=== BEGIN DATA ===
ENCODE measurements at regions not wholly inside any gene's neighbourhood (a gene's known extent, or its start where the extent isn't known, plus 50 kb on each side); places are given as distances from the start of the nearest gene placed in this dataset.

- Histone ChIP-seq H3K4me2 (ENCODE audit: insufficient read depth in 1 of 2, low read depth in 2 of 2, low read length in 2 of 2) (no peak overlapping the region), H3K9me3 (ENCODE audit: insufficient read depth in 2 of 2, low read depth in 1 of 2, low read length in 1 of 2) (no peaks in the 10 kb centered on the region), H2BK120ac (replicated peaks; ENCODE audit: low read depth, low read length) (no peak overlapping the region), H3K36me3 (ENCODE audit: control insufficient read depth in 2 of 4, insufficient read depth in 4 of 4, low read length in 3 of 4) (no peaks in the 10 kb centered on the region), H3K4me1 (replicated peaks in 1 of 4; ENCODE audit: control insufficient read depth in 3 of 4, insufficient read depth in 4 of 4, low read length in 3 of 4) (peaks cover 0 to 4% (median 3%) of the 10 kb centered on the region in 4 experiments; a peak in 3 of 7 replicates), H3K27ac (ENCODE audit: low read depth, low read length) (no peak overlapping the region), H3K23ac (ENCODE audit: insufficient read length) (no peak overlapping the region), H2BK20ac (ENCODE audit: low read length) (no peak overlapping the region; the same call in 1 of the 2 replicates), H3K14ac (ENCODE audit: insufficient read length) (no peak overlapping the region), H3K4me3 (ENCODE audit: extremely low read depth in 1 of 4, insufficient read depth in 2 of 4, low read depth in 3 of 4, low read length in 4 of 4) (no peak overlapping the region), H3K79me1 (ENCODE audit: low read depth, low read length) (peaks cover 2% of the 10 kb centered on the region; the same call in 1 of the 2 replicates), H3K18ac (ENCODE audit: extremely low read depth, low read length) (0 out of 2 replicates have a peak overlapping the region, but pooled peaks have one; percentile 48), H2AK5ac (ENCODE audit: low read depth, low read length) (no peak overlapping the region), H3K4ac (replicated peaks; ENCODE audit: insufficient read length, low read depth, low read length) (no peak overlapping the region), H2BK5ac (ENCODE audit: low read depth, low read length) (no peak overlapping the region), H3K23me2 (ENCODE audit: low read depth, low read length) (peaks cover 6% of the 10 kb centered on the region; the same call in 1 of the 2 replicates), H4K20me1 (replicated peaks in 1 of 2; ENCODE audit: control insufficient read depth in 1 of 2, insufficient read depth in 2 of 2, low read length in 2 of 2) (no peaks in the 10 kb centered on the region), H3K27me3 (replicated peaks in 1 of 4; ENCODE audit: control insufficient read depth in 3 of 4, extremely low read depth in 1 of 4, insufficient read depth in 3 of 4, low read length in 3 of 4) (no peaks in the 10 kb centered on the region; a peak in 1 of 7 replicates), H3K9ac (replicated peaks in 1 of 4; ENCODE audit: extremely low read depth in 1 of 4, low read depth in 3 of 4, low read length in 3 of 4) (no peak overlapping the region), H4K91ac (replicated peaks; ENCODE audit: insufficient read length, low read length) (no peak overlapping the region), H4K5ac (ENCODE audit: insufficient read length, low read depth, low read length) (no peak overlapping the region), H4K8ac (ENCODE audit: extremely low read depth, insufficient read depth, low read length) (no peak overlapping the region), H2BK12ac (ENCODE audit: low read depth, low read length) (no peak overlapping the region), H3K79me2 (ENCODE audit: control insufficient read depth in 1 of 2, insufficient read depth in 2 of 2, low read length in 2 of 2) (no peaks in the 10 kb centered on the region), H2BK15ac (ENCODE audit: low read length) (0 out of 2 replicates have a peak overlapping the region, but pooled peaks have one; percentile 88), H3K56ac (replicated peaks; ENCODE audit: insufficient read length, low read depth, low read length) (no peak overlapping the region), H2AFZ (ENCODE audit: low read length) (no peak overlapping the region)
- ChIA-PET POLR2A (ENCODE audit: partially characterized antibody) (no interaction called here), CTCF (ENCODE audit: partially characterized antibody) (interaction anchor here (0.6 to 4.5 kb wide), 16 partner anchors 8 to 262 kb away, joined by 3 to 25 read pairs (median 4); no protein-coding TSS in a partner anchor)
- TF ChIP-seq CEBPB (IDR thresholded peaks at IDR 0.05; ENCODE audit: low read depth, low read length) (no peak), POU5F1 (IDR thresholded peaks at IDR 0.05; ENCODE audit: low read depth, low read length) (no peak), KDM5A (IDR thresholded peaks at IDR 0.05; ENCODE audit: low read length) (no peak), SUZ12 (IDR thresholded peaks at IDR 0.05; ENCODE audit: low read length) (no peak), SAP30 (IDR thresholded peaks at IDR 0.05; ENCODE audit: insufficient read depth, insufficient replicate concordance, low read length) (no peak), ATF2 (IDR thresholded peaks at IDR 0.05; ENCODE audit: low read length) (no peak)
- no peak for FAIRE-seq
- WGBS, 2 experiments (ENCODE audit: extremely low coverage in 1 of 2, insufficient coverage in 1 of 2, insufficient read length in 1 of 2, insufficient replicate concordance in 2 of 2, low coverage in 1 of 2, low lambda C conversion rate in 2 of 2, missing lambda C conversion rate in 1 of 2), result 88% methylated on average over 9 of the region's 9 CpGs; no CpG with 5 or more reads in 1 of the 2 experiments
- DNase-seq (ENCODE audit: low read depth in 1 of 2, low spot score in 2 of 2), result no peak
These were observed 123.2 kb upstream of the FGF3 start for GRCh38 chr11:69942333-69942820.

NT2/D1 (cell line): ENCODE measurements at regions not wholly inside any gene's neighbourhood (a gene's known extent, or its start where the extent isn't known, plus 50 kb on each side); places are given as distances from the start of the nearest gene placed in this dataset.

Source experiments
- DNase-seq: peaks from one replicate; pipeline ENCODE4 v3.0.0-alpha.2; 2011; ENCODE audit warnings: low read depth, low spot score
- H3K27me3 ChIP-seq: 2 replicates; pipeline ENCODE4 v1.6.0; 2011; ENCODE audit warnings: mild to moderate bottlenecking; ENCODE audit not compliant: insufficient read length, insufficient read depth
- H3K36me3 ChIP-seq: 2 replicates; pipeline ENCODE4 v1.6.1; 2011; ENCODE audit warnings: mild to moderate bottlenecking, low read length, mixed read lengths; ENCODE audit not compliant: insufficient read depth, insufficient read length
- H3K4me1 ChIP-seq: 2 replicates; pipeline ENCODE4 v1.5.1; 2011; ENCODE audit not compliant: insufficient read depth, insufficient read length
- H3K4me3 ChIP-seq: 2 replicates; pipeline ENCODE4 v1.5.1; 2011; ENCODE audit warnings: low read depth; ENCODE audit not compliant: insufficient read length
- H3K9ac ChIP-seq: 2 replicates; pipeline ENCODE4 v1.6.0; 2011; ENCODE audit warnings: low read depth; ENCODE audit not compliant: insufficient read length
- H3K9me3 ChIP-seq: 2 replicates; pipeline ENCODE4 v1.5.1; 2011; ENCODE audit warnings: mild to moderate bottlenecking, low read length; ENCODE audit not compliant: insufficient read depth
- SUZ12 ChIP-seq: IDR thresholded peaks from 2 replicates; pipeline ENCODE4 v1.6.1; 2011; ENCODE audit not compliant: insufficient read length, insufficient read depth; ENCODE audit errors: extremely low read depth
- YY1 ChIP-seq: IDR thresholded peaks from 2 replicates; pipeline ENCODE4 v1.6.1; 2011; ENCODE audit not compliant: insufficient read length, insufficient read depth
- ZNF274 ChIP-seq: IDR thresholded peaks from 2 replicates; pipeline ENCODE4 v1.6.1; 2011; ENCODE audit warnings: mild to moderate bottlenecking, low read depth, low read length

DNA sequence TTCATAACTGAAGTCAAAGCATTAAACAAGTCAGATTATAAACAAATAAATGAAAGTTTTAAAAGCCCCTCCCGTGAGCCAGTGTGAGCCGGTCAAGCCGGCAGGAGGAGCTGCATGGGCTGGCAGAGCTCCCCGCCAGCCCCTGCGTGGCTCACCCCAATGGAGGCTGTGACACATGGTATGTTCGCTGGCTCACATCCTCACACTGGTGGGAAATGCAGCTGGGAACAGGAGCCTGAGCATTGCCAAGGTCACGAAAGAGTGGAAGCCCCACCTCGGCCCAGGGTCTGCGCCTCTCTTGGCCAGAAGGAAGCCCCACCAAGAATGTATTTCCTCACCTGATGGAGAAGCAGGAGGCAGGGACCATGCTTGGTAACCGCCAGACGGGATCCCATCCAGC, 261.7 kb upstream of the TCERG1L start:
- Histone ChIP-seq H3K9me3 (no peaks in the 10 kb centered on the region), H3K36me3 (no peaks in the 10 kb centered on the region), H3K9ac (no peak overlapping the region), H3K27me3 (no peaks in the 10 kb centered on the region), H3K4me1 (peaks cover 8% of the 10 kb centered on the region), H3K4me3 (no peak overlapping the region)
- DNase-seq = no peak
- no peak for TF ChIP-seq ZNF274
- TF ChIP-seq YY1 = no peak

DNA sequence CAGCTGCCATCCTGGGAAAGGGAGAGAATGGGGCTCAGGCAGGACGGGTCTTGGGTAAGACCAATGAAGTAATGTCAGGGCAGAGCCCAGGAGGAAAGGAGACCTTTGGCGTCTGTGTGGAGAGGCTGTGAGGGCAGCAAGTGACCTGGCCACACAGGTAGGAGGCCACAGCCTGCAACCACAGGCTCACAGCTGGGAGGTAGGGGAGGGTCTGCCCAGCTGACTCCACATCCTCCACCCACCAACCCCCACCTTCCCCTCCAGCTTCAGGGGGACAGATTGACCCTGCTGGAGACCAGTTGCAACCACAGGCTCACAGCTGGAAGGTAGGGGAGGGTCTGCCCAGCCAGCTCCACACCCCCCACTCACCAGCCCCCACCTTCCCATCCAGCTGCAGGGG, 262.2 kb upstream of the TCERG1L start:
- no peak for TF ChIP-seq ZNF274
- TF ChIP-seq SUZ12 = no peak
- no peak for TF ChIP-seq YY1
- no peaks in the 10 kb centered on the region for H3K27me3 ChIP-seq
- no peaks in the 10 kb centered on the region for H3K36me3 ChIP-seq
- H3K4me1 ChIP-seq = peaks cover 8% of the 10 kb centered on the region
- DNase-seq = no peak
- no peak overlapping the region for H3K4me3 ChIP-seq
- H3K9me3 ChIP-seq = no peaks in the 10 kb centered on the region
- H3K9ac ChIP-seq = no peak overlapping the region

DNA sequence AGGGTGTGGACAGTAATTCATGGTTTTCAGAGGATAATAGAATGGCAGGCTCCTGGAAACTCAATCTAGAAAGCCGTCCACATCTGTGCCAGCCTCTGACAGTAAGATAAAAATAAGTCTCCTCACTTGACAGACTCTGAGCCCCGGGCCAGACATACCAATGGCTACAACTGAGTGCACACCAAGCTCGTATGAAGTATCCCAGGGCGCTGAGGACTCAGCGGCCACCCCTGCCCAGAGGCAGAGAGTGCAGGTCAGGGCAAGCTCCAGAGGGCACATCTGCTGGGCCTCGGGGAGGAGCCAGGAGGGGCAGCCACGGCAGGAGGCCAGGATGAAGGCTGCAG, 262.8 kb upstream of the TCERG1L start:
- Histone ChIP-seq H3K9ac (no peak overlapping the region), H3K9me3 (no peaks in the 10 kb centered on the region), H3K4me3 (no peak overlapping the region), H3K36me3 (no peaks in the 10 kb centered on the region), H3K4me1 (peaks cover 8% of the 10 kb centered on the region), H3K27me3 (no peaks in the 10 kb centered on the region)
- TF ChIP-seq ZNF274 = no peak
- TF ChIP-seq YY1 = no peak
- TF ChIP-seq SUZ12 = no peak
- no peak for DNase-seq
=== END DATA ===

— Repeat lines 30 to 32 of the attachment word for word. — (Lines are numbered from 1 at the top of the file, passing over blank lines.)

- no peaks in the 10 kb centered on the region for H3K27me3 ChIP-seq
- no peaks in the 10 kb centered on the region for H3K36me3 ChIP-seq
- H3K4me1 ChIP-seq = peaks cover 8% of the 10 kb centered on the region